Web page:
The Split Rock is a giant boulder thought to have been carried down the slopes of the Ox Mountains and dumped in its current position by glaciers. But of course what really happened is it was thrown by the hand of that mighty legendary hero of Ireland, Fionn mac Cumhall.
I read a post on Facebook yesterday which claimed that animal behaviorists now believe that hugging your pet is harmful for them, as it causes their stress levels to rise. Apparently, they prefer tummy rubs, stroking and treats…. Read More
When I first visited the National Museum of Archaeology in Dublin, I was stunned by the sheer amount, and quality, of ancient gold artifacts on display… there is a whole floor of the stuff. My youngest son, who… Read More
The wild boar was hunted into extinction in Ireland back in the C17th, although it seems likely that it was probably not truly ‘wild’ at all, but introduced by man in early prehistoric times. Ireland’s rich forest land… Read More
I learned something devastating last week, and it was not what I wanted to hear. There is no such thing as Irish Mythology. It doesn’t exist. Truth hurts, right? I wanted to crawl into a hole and cry…. Read More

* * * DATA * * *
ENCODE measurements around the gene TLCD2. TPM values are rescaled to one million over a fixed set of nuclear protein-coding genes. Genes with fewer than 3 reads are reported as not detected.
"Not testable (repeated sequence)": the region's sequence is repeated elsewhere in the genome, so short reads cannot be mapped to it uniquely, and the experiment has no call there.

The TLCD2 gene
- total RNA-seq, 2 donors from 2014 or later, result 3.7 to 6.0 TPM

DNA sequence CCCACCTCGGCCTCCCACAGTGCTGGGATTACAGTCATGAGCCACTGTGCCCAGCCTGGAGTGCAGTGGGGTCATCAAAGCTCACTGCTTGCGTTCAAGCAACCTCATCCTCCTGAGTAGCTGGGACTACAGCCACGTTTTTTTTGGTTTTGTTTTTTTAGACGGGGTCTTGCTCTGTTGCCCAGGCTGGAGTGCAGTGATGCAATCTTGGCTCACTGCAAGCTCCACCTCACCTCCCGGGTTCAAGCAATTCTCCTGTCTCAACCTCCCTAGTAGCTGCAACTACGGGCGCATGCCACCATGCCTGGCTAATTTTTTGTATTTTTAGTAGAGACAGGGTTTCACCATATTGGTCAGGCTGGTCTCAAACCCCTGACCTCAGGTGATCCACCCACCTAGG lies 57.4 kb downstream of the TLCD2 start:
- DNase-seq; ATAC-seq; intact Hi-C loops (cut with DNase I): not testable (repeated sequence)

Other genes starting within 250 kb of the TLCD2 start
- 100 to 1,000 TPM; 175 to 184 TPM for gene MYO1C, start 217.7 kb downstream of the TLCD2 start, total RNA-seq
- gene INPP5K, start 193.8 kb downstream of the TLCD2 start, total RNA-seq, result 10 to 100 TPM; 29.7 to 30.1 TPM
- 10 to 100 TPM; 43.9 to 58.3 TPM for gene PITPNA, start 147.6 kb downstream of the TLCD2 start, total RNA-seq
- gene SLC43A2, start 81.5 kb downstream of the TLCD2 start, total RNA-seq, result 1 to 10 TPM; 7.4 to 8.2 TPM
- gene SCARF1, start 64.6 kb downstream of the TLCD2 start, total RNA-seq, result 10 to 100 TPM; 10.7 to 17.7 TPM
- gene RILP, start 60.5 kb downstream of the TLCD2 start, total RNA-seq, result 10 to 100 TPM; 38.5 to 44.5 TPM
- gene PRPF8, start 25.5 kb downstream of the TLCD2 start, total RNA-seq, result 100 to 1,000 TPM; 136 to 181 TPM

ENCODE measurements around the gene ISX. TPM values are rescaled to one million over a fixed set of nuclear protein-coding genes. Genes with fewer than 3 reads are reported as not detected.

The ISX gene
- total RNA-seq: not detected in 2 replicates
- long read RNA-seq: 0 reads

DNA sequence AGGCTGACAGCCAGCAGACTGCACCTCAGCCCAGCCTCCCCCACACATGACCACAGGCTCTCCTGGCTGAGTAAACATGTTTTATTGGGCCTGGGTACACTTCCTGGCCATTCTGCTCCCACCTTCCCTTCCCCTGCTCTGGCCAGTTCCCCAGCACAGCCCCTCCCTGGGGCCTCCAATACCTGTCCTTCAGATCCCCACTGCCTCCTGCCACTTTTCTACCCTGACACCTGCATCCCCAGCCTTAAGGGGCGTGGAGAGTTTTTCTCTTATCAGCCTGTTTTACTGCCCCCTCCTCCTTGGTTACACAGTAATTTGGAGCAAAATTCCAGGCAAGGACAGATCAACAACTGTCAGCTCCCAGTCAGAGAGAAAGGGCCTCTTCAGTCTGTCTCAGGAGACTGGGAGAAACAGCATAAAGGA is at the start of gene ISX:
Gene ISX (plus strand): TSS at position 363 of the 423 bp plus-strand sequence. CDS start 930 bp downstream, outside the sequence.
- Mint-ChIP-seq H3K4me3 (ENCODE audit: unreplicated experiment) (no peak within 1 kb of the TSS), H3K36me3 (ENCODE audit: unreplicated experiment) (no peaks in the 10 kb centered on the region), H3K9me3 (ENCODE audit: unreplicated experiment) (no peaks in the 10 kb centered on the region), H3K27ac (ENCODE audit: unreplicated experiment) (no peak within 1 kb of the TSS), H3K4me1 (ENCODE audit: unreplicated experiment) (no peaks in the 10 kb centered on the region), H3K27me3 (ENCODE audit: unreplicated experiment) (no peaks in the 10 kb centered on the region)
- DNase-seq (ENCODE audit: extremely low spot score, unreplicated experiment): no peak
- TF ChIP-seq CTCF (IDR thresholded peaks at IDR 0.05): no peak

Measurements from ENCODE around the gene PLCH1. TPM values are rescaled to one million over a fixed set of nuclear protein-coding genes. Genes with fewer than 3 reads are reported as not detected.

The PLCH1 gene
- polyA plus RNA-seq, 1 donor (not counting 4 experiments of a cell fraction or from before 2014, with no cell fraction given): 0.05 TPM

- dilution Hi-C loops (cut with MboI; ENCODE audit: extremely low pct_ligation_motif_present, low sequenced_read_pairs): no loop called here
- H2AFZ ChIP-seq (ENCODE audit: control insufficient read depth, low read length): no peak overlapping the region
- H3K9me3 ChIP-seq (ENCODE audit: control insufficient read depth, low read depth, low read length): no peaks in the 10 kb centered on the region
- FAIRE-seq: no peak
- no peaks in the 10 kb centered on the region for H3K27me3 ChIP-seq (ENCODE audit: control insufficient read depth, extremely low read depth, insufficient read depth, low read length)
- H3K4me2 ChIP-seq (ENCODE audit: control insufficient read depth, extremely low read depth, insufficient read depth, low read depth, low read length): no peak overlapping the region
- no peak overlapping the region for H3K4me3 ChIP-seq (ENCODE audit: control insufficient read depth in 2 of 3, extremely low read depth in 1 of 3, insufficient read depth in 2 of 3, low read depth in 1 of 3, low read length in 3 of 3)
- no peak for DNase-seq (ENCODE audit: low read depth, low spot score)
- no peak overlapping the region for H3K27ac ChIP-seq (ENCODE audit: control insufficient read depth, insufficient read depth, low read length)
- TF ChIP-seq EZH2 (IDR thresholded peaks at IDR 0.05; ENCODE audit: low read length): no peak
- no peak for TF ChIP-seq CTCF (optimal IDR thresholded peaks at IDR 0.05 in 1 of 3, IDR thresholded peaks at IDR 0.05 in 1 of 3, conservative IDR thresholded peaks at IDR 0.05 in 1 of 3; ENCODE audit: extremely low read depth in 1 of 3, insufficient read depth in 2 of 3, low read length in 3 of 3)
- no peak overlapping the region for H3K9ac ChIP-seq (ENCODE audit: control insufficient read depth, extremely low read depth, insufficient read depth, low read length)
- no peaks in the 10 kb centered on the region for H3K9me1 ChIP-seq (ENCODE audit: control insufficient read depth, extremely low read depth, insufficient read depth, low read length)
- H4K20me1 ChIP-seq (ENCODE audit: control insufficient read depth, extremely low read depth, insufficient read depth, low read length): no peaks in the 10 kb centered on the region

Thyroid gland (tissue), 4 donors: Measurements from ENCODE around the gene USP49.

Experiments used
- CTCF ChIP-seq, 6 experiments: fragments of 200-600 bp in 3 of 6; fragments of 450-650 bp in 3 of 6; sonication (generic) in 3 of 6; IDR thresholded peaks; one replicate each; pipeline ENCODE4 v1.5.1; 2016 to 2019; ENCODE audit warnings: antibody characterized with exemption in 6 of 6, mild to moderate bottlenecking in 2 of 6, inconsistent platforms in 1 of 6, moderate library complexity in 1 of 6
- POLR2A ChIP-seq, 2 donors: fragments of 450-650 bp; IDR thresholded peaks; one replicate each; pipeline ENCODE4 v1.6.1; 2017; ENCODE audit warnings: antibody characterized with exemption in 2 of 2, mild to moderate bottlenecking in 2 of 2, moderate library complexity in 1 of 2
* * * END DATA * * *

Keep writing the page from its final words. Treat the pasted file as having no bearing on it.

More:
Hugh from Hugh’s Views and News has very kindly featured my book, Conor Kelly and the Fenian King as his Book of the Month… cue sparkly lights and glitter! Yaaay! Thanks, Hugh! And now, here is an excerpt…… Read More
I recently watched a video on Youtube where the expert in the film kept pronouncing Samhain as it looks… Sam-hain. An easy mistake to make, you might think, and I would agree. But not if you profess yourself… Read More
In Ireland, these magical beings are known as ‘the Sidhe’ (prounounced Shee), also the Aos Sí, and Daoine Sídhe, and in Scottish lore, the Sith. They are named after the mounds which dot the Irish landscape, and which are said to lead to their homes below the ground. In folklore, they are often referred to as ‘the Fair Folk’ (hence fairy), or the ‘little people’, which couldn’t be further from the truth. Well. You know what I mean.
You might think that Irish mythology is full of giants, what with Fionn building the Giant’s Causeway, and the number of ancient stone monuments named ‘The Giant’s Bed/ Leap/ Grave’, but you’d be wrong. There is, however, a specific reason why giants exist in local Irish folklore.
This was something which confused the hell out of me when I first got into Irish mythology; what’s the difference between mythology and folklore, does it matter, and who cares anyway? They’re just a bunch of old stories,… Read More
Right now, I am loving the Rowan trees. They’re always pretty, slender and delicate with beautiful soft fluffy-looking creamy blooms in spring, but at this time of year they really are the star of the show with their… Read More